Hill Training For Runners
Posted on: December 3 2014 / Written by: Brett Lunger
Hill training should be an integral part of any serious training program, for both runners and cyclists. This blog will focus on hill training for runners.
Cyclists will use hill workouts differently. Indeed, by varying the structure of the workout (length and intensity), the cyclist can achieve a variety of training objectives. Because of this variety, we will cover hill training for cyclists in separate blog.
As with anything, it is important to understand your objective before beginning. Your objective for hill training is to gain strength and confidence.
You need to find a moderate grade, preferably where there is little vehicular traffic, of between 50 and 200 meters in length. Mark the start and end point. If possible try to find a stretch of road where there is a peak and mark your end point just beyond that peak. This is important. The end point must be ten to fifteen meters beyond the topographic peak. (see my earlier blog for an explanation of this)
Cross your start point at a comfortable pace, slightly faster than your normal running pace. Hold that pace to the end point. This is a strength building exercise. You want to be thinking “strength” not “speed.” Try to maintain form from start to finish.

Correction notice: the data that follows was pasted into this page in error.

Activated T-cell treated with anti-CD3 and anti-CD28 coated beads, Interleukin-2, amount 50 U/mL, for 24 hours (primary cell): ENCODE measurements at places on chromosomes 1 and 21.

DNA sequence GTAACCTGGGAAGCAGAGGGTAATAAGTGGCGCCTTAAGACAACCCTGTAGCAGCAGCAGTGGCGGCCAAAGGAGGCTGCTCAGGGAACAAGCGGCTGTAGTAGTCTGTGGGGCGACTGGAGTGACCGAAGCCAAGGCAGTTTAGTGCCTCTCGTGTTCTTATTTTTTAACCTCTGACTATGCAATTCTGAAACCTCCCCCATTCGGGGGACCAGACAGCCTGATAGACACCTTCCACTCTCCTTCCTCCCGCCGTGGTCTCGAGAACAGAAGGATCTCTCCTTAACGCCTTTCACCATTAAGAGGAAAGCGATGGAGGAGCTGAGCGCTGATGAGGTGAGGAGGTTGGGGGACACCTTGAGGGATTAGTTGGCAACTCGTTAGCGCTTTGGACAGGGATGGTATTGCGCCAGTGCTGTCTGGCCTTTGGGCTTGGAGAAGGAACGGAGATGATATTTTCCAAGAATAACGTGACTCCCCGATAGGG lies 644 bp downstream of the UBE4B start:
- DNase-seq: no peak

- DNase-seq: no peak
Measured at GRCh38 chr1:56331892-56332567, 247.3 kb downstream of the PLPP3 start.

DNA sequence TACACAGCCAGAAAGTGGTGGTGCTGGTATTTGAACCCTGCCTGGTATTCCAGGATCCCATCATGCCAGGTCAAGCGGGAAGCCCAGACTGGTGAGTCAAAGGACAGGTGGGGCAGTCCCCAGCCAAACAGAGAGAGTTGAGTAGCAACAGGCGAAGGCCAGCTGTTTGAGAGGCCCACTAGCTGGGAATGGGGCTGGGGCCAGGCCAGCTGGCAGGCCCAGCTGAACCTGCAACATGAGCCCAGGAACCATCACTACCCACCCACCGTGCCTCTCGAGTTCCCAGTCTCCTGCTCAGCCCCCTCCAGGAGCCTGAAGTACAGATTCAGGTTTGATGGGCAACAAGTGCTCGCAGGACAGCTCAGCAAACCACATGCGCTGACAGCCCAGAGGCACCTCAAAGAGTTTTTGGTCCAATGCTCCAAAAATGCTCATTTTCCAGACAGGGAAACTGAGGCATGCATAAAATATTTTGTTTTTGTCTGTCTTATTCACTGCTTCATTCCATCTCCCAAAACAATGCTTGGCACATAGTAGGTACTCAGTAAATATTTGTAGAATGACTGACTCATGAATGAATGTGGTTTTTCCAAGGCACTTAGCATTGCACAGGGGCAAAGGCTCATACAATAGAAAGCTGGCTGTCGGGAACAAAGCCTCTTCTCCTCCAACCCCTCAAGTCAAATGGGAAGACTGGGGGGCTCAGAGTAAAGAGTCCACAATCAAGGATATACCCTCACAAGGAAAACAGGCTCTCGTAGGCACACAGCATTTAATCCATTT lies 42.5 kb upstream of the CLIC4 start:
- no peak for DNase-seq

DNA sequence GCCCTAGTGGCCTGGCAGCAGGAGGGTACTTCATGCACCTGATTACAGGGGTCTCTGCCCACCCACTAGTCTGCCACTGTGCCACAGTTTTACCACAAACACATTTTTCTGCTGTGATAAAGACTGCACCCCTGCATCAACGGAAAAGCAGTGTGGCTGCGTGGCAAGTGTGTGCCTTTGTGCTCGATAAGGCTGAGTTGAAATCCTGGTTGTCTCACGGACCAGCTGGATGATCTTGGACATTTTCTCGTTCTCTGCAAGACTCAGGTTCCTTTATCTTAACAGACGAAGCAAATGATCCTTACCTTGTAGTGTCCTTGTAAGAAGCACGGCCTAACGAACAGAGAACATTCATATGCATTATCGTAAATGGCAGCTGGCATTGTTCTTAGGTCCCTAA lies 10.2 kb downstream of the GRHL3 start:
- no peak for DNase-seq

This hill interval should take between forty five and ninety seconds. Circle back at an easy pace. You want full heart rate recovery. (Wearing a heart rate monitor will insure precision on all of your workouts; more on that in another blog). When you first start hill training, opt for the shorter length.
The first time you do this workout plan to do four repetitions. You want to feel progressively more tired on each one, but you do not want to be so wasted that you cannot maintain form and pace on the last rep. Maintaining form from start to finish is important. As you gain in strength, you will be able to increase your reps to six or even eight.
Be sure to allow recovery days after hill training. Doing so will maximize muscle adaptation and will insure that your next hard workout will be productive.
Remember that your objective is to build both strength and confidence. As you become stronger, you will become more confident. (See my earlier blog, “What is Hill Training?”)